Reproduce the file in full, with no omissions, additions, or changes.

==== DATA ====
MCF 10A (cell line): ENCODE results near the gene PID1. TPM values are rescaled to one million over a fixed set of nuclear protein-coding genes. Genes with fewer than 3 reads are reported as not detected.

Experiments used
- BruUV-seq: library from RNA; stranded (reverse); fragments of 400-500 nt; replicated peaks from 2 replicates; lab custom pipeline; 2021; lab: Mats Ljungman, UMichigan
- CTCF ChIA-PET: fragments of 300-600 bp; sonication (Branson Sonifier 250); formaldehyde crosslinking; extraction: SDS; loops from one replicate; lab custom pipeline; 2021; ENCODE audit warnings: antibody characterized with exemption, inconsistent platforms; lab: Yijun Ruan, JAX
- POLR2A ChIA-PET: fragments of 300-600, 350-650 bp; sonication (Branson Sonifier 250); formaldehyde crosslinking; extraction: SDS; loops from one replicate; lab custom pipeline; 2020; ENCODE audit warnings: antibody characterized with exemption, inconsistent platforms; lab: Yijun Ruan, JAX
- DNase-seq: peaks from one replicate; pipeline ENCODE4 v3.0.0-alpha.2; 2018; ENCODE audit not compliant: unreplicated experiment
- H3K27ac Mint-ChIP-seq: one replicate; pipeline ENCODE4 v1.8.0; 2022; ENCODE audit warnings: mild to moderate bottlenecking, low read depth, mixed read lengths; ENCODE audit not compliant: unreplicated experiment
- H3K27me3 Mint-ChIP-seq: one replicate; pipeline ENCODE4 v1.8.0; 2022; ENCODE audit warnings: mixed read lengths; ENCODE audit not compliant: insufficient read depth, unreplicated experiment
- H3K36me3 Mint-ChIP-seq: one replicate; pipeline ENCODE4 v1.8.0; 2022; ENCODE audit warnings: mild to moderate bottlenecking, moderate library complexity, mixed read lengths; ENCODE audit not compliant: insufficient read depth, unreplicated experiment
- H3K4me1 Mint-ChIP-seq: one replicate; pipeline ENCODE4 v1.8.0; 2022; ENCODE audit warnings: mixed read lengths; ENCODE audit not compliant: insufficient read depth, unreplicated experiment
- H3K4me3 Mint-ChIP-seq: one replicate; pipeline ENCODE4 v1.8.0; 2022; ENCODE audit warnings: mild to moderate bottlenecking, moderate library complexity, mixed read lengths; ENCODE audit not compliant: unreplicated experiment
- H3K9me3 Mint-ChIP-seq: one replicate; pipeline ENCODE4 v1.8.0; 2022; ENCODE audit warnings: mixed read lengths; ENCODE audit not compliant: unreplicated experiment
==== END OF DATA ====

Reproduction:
MCF 10A (cell line): ENCODE results near the gene PID1. TPM values are rescaled to one million over a fixed set of nuclear protein-coding genes. Genes with fewer than 3 reads are reported as not detected.

Experiments used
- BruUV-seq: library from RNA; stranded (reverse); fragments of 400-500 nt; replicated peaks from 2 replicates; lab custom pipeline; 2021; lab: Mats Ljungman, UMichigan
- CTCF ChIA-PET: fragments of 300-600 bp; sonication (Branson Sonifier 250); formaldehyde crosslinking; extraction: SDS; loops from one replicate; lab custom pipeline; 2021; ENCODE audit warnings: antibody characterized with exemption, inconsistent platforms; lab: Yijun Ruan, JAX
- POLR2A ChIA-PET: fragments of 300-600, 350-650 bp; sonication (Branson Sonifier 250); formaldehyde crosslinking; extraction: SDS; loops from one replicate; lab custom pipeline; 2020; ENCODE audit warnings: antibody characterized with exemption, inconsistent platforms; lab: Yijun Ruan, JAX
- DNase-seq: peaks from one replicate; pipeline ENCODE4 v3.0.0-alpha.2; 2018; ENCODE audit not compliant: unreplicated experiment
- H3K27ac Mint-ChIP-seq: one replicate; pipeline ENCODE4 v1.8.0; 2022; ENCODE audit warnings: mild to moderate bottlenecking, low read depth, mixed read lengths; ENCODE audit not compliant: unreplicated experiment
- H3K27me3 Mint-ChIP-seq: one replicate; pipeline ENCODE4 v1.8.0; 2022; ENCODE audit warnings: mixed read lengths; ENCODE audit not compliant: insufficient read depth, unreplicated experiment
- H3K36me3 Mint-ChIP-seq: one replicate; pipeline ENCODE4 v1.8.0; 2022; ENCODE audit warnings: mild to moderate bottlenecking, moderate library complexity, mixed read lengths; ENCODE audit not compliant: insufficient read depth, unreplicated experiment
- H3K4me1 Mint-ChIP-seq: one replicate; pipeline ENCODE4 v1.8.0; 2022; ENCODE audit warnings: mixed read lengths; ENCODE audit not compliant: insufficient read depth, unreplicated experiment
- H3K4me3 Mint-ChIP-seq: one replicate; pipeline ENCODE4 v1.8.0; 2022; ENCODE audit warnings: mild to moderate bottlenecking, moderate library complexity, mixed read lengths; ENCODE audit not compliant: unreplicated experiment
- H3K9me3 Mint-ChIP-seq: one replicate; pipeline ENCODE4 v1.8.0; 2022; ENCODE audit warnings: mixed read lengths; ENCODE audit not compliant: unreplicated experiment